Archive for January, 2011

Opening the TV borders

A few months ago I touched on the matter of what to do in order to save TV. Today, I’d like to expand on point #3 of that article.

I had no plans to write a new article about it, but today the biggest Greek TV channel, MEGA Channel, enforced IP-based blocking on its otherwise free episodes of their hit series “The Island”. This is the only Greek TV show worth seeing in the 45 years that Greek television exists. The rest are trash. The online streaming of the show on MEGA’s own web site was the only way for the Greeks abroad to watch the show legally. Yes, the show has been sold in some other countries too, but chances are that most Greeks abroad won’t be able to get a hold of it, or if they do, it will be many months/years later. And Netflix doesn’t carry Greek titles either.

What these TV channels don’t realize is that IP-based blocking is bad for business. When TV network “A” sells the rights of a show to another, TV channel “B”, they should not sign the contract if there is a prerequisite to block the free streaming to all other countries. The assumption here is that if people of country “B” watch the show online for free, they won’t watch it when they will broadcast it on that country a few months down the road. So TV channel “A” fears that their show won’t get picked up in international syndication, or that its value will drop, so they block the IP addresses of all other countries — including those who are not interested in licensing the show in the first place.

And that’s the crucial point: this assumption is wrong.

The viewers who watch a show online, are the ones who don’t watch regular TV. They either DVR/TiVO shows, or they watch Hulu/Netflix, or they simply, pirate them on Bittorrent. This group of people will try to do anything to get its hands on the show they want to watch. Waiting 3, 6, 12 months for a show to get shown on their countries via the traditional method is not acceptable. In the age of the Internet, things are expected to be instant. Hence, pirating is skyrocketing. I don’t believe that most of these viewers want to pirate, but they are offered no alternative.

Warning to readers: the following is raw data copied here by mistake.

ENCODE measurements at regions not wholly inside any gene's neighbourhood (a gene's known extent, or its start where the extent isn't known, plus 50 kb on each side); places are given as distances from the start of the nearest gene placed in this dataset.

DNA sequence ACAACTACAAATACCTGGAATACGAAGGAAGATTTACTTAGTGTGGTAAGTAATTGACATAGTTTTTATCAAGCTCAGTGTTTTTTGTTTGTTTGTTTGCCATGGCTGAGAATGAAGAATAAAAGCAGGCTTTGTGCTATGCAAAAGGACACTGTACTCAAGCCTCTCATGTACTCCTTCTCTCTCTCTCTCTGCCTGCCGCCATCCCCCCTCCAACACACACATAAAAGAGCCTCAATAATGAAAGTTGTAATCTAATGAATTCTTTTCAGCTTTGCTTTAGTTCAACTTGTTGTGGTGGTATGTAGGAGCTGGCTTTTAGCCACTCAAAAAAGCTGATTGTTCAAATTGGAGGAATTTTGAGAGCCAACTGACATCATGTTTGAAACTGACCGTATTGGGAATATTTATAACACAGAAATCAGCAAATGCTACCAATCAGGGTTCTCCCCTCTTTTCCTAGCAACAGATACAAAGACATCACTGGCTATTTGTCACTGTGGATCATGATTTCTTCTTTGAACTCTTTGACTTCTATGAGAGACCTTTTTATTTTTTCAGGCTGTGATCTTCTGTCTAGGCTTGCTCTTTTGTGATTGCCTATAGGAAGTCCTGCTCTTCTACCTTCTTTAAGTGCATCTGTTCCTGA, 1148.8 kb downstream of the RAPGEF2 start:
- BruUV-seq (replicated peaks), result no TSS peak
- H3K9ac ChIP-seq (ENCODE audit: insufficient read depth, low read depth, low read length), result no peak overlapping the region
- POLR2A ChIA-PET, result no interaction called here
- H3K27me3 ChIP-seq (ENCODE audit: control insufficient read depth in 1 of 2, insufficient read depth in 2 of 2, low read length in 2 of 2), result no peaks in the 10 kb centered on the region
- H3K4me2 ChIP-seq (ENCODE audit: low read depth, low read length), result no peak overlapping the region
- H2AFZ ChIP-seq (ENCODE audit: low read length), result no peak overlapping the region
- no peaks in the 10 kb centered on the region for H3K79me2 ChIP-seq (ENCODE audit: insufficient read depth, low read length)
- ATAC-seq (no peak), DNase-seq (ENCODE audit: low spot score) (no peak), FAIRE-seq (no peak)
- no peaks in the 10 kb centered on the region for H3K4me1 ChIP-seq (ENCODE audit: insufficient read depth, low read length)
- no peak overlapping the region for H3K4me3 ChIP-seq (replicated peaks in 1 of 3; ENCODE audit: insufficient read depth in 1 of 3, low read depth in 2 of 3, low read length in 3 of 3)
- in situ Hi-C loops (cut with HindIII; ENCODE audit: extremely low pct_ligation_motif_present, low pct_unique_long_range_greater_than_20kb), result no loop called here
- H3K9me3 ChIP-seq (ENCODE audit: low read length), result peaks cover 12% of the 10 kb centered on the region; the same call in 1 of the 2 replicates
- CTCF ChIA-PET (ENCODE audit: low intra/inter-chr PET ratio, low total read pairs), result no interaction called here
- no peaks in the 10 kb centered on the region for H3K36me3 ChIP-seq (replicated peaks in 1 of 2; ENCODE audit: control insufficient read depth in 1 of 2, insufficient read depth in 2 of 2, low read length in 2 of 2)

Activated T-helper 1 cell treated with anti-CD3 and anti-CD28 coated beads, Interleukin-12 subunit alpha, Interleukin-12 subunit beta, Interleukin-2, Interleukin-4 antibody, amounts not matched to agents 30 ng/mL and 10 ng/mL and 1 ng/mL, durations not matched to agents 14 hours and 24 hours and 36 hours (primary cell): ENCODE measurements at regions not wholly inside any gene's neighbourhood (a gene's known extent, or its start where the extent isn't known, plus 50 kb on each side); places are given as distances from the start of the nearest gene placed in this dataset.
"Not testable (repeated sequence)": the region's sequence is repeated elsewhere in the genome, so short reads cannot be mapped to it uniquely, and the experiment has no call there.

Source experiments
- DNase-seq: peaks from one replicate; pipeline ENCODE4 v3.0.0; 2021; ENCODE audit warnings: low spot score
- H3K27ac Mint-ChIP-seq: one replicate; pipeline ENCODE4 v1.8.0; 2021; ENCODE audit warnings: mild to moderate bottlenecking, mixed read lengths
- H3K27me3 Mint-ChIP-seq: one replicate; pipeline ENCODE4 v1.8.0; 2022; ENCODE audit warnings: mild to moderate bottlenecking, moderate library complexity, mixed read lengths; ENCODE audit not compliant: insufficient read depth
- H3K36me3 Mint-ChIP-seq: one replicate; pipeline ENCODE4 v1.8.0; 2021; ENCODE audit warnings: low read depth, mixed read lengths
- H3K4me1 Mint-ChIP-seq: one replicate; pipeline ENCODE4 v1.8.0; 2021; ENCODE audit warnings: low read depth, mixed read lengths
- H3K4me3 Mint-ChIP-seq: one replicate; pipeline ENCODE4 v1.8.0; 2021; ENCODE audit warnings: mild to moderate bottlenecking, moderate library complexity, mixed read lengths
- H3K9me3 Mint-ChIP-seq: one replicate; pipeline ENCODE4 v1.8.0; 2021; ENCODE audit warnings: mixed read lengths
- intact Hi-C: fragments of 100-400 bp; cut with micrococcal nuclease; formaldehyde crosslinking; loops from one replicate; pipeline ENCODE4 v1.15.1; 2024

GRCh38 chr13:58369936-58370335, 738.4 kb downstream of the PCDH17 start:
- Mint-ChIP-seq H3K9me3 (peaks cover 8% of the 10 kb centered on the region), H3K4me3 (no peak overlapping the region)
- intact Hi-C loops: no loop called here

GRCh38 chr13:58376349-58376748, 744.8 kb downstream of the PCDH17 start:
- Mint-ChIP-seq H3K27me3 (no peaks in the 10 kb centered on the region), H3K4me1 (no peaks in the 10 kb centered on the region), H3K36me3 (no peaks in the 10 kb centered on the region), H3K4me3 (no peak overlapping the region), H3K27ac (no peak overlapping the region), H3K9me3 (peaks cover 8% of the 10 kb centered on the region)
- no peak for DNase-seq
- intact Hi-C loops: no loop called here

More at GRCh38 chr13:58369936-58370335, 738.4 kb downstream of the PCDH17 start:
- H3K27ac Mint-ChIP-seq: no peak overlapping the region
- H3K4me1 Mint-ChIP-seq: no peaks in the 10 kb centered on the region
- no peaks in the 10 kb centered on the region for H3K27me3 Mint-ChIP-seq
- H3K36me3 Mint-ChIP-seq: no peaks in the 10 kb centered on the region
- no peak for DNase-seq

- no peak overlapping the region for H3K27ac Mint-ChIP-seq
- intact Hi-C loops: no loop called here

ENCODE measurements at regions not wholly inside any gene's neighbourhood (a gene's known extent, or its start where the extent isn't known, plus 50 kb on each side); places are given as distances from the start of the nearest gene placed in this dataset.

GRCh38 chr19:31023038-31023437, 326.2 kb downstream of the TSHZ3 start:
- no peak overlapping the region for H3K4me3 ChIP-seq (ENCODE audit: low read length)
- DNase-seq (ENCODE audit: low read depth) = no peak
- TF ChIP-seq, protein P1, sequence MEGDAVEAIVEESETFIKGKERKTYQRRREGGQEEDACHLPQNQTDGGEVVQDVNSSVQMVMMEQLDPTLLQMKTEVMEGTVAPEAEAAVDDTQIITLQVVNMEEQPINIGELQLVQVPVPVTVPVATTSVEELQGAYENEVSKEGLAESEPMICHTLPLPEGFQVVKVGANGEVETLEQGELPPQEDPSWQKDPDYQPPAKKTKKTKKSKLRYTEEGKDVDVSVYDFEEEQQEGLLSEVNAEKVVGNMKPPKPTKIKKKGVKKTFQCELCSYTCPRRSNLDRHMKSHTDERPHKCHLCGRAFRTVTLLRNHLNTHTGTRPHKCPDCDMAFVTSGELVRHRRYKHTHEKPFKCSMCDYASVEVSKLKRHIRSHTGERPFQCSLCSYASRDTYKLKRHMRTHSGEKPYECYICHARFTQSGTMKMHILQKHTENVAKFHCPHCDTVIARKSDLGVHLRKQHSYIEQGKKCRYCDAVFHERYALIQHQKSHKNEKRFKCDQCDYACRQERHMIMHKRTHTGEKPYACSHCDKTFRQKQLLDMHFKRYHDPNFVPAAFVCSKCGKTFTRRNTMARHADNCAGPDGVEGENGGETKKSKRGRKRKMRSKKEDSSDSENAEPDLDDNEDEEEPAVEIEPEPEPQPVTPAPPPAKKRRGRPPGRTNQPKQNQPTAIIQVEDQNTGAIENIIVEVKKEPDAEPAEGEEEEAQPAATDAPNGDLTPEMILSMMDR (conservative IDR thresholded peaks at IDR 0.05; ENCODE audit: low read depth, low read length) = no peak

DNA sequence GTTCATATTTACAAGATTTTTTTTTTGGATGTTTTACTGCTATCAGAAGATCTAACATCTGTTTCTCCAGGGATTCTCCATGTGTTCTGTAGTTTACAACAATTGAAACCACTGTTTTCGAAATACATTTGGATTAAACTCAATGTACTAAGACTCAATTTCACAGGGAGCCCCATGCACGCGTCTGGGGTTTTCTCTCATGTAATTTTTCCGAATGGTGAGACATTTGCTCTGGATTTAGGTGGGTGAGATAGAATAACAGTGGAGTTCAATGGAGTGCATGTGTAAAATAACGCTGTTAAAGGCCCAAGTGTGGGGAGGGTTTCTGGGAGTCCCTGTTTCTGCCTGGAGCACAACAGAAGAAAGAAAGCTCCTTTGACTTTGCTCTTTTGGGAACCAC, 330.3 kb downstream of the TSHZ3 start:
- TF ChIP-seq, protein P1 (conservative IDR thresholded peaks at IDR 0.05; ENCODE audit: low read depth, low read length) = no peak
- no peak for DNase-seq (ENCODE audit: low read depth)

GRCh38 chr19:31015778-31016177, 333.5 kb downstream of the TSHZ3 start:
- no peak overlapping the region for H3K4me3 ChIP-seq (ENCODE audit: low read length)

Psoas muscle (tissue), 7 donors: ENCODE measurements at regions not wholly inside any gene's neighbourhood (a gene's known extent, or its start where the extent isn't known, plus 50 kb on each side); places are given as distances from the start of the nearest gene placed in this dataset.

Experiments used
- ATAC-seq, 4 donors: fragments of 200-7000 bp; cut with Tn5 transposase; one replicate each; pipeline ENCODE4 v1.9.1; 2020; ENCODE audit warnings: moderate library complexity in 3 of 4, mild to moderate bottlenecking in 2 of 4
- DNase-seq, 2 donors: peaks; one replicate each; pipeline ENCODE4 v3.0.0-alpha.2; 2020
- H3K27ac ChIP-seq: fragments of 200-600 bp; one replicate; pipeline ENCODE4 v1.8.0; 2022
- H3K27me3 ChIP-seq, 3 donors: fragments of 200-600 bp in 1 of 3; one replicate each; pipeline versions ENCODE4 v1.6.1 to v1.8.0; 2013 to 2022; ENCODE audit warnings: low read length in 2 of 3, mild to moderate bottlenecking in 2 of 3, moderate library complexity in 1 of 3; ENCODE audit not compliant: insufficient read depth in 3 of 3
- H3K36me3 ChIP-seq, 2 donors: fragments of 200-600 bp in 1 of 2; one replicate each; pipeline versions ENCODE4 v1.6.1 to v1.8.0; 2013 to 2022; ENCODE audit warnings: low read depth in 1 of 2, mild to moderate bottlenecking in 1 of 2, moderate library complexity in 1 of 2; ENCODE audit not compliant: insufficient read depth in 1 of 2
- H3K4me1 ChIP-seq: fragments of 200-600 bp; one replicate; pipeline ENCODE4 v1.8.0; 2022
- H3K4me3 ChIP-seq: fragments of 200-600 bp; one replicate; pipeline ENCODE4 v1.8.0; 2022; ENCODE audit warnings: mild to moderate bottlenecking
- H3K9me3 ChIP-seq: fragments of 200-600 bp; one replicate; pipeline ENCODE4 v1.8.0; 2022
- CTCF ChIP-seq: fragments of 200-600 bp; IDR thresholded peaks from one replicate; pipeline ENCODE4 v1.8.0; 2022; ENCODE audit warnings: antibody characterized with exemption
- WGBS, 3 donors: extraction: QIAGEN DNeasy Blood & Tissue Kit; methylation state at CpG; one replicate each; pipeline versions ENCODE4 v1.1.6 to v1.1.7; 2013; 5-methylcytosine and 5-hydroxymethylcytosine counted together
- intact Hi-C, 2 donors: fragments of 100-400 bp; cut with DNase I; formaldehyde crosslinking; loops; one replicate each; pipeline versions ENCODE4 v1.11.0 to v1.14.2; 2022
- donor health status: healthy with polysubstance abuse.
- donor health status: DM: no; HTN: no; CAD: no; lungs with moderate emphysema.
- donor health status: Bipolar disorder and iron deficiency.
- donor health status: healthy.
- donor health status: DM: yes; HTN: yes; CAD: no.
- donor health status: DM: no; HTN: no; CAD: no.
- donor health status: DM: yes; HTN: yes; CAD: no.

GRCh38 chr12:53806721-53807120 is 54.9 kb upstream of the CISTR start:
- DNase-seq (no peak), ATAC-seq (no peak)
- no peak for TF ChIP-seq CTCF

The other kinds of viewers, the older demographic who watches TV before they go to bed, these viewers will still watch a certain show on a traditional TV, no matter if everyone and their dog in the same neighborhood have already watched the same show 6 months ago online. Essentially, TV Channel “B” doesn’t lose money. The amount of viewers they would have had, they will still have no matter the free international stream or not.

If other countries don’t want to pay for such content, that’s their problem. They should produce their own content instead anyway. THEN they will get off their butt and produce good shows, instead of utter trash. Competition is good.

And why is it that there should be an international market for TV shows? I don’t think there should be one — at least not for countries where almost everyone has internet. For developed countries, there’s absolutely no reason why US should sell their content to them, when they could stream it to viewers directly, and have 100 million viewers per episode worldwide, rather than 10 million in the US only.

Of course, not all shows are suited for such large streaming exposure. Shows like “The Mentalist” that have million of viewers per episode, but only in the aging population, are better suited in the old model of syndication. But shows like “LOST” are pirated to death because no one wants to wait not even a second after they broadcast in the US!

So why aren’t they do all this, you ask. The missing piece, and the part that’s lagging behind in the whole story, is the advertisement industry. This is what is holding us back. Today, there is no international ad agency that is able to deliver targeted video ads, at least not for viewers outside the big US cities. Therefore, ad revenue from online ads remains way smaller than that of live TV.

In the text/banner market, there is such an international ad agency that has a good record. It’s called Google.

But on the video side, there’s nothing yet. Even Hulu, offers us some nice-looking 480p video, and then it cuts on irrelevant commercials that are served to us in QVGA 4:3 format, with horrible pixelation. Not only I’m not going to buy the advertised product, but I want to throw up on my screen when I see these commercials. It’s like no one at Hulu knows anything about video to ask these people to export their ads properly from their video editor?!?

So until this problem is fixed, with ad agencies growing up and seeing the big picture (and learn how to use a video editor), I think we will be prisoners of our own IP addresses.

New toys and a new attitude

Updated below